The contracts did not affect the salaries of the “apprentices”


By Stephen Kangal
June 14, 2022

The Indians were recruited by the “arkatias” and transported to work in the cane fields of Caroni in Trinidad because after a period of careful observation and analysis by the British occupiers and on the basis of their experience in the sugar cultivation in India (UP and Bihar) and taking into account the extreme famine of the 1850s, it was decided that, perhaps with the guidance of the established East India Company, the Indians were going to be the type of most efficient and economical unskilled labor to increase sugar production and achieve increasing yields.

It was a business decision made by the growers.

History has proven that the planters were correct in their assessment of labor which, once freed, Africans were not really the agricultural type. That they would gravitate towards urban areas in search of skills development and better paying and cheaper jobs in sugar, which would lead to a severe labor shortage in the Caribbean sugar industry.

Indians from 1838 to 1917 filled the resulting labor shortage. They maintained the revitalized sugar industry and the expansion of sugar production, particularly when Tate and Lyle took over the industry in Jamaica, Trinidad and Belize in 1939. In Trinidad, total sugar production at Tate and Lyle’s Caroni Ltd and Trinidad Sugar Estates’ Orange Grove reached 200,000 tonnes. in the 1960s.

The most efficient and best economic, managerial and human resources decision ever made by the Caribbean sugar plantocracy to meet the challenges of a failing/declining sugar industry was to import indentured laborers Indians beginning after emancipation around 1838 in Guyana and in 1845 in Trinidad. .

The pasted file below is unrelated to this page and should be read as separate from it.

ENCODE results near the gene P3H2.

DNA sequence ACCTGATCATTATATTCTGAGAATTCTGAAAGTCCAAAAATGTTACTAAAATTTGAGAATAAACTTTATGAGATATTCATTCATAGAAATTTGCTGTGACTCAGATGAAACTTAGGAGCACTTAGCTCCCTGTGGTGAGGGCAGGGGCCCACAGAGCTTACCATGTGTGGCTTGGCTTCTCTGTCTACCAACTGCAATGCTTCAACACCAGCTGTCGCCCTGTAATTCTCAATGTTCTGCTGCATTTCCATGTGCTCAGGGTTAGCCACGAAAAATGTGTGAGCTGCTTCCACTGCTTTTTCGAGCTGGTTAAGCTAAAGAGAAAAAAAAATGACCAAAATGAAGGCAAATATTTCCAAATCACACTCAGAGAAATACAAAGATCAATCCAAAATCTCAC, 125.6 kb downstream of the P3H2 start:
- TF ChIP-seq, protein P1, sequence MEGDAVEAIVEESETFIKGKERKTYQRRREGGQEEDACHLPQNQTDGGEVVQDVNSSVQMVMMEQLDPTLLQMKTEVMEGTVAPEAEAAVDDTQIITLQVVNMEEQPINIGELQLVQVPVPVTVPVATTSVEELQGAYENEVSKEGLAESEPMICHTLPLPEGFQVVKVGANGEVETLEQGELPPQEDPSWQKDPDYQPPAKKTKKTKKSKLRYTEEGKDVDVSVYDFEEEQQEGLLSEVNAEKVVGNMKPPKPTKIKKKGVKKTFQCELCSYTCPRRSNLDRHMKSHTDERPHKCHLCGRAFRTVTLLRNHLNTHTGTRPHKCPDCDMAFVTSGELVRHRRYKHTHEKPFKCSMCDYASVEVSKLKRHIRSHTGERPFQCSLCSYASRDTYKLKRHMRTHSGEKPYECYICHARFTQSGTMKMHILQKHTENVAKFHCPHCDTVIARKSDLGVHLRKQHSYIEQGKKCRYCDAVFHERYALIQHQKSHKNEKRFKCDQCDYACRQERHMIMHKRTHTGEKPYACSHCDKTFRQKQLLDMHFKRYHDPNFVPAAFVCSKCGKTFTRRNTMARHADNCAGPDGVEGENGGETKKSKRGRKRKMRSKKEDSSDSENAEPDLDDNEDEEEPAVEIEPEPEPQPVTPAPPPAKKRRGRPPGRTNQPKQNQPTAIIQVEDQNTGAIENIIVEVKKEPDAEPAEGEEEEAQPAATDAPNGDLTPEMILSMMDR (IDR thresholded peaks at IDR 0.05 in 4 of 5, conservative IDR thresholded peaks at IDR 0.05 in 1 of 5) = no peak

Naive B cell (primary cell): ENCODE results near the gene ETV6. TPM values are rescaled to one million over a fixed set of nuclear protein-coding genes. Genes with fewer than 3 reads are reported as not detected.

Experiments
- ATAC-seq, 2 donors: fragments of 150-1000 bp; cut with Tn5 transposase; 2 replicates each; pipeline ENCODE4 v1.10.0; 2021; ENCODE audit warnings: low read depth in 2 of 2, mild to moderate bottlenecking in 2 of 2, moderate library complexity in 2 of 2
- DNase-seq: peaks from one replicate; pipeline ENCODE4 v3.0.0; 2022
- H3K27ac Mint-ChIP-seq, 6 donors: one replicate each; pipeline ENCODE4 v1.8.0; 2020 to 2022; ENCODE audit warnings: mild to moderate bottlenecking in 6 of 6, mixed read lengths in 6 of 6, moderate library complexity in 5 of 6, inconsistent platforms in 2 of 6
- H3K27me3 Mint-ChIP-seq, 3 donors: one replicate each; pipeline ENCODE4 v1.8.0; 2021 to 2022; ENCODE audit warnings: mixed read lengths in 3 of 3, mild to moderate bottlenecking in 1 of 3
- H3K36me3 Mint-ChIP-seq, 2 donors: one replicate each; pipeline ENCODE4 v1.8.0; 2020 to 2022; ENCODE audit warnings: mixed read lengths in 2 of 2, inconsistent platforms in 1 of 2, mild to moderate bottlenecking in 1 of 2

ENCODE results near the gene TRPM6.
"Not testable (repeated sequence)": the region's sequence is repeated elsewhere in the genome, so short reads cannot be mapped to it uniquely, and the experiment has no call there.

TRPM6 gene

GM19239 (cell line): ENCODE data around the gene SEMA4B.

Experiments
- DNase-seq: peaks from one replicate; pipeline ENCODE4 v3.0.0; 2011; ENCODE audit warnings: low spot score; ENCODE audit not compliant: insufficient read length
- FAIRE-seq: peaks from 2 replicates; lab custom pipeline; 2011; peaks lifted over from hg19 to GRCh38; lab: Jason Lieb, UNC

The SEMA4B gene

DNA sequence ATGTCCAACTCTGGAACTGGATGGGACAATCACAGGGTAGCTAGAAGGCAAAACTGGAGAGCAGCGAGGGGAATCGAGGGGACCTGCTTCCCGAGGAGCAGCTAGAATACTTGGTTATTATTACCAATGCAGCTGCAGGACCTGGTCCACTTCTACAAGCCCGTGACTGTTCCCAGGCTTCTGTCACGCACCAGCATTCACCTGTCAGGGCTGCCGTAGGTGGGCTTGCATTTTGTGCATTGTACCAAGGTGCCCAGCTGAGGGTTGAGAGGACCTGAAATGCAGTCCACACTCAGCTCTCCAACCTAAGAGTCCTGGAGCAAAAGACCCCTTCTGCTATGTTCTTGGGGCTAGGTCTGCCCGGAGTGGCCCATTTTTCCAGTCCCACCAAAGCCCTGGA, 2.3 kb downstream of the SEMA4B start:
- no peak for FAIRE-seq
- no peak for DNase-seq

The personality, beliefs and character of the Indian laborers made them the most suitable for increasing sugar cultivation as they were quite docile and accepted the status quo under the prevailing working conditions. They also had a vision that they would amass enough capital to return as “moguls” to India or buy land in Trinidad and plant their own cane as cane growers as extended families with lots of family labor.

Once the “apprenticeship” was completed, planters anticipated in the late 1830s that “apprentices” would gravitate to urban centers for skills development, access to education, and service sector jobs as well than in well-paid cocoa production.

These “apprentices” who remained in the sugar industry worked in the sugar factories, they dominated the private security forces (estate police), the private sugar company’s light railways, the driving of vehicles, the blacksmiths and assumed clerical jobs in estate/factory offices due to their higher educational status. Contracts didn’t work there.

This is the stark depoliticized truth to be faced and we need to demystify from our minds that the ‘apprentices’ were going to continue to work in the cultivation and harvesting of sugar where contracts were almost entirely concentrated in employment.


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